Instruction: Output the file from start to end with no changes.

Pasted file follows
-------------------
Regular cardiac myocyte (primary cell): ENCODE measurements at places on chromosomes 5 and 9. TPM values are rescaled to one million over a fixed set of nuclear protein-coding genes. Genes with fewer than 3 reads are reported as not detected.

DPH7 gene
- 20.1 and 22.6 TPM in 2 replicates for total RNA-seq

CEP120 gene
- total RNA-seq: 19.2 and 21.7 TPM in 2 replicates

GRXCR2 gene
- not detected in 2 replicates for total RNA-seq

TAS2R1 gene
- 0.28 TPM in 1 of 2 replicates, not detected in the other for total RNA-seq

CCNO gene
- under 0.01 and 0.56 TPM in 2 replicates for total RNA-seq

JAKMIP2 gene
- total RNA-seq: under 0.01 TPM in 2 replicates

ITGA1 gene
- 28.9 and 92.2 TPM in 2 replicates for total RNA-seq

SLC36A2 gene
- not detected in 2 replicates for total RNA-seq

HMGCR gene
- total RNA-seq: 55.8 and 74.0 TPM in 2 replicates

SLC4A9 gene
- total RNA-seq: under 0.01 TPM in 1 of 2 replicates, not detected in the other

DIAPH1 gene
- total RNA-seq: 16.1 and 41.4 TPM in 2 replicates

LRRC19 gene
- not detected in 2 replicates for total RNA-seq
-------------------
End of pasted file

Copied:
Regular cardiac myocyte (primary cell): ENCODE measurements at places on chromosomes 5 and 9. TPM values are rescaled to one million over a fixed set of nuclear protein-coding genes. Genes with fewer than 3 reads are reported as not detected.

DPH7 gene
- 20.1 and 22.6 TPM in 2 replicates for total RNA-seq

CEP120 gene
- total RNA-seq: 19.2 and 21.7 TPM in 2 replicates

GRXCR2 gene
- not detected in 2 replicates for total RNA-seq

TAS2R1 gene
- 0.28 TPM in 1 of 2 replicates, not detected in the other for total RNA-seq

CCNO gene
- under 0.01 and 0.56 TPM in 2 replicates for total RNA-seq

JAKMIP2 gene
- total RNA-seq: under 0.01 TPM in 2 replicates

ITGA1 gene
- 28.9 and 92.2 TPM in 2 replicates for total RNA-seq

SLC36A2 gene
- not detected in 2 replicates for total RNA-seq

HMGCR gene
- total RNA-seq: 55.8 and 74.0 TPM in 2 replicates

SLC4A9 gene
- total RNA-seq: under 0.01 TPM in 1 of 2 replicates, not detected in the other

DIAPH1 gene
- total RNA-seq: 16.1 and 41.4 TPM in 2 replicates

LRRC19 gene
- not detected in 2 replicates for total RNA-seq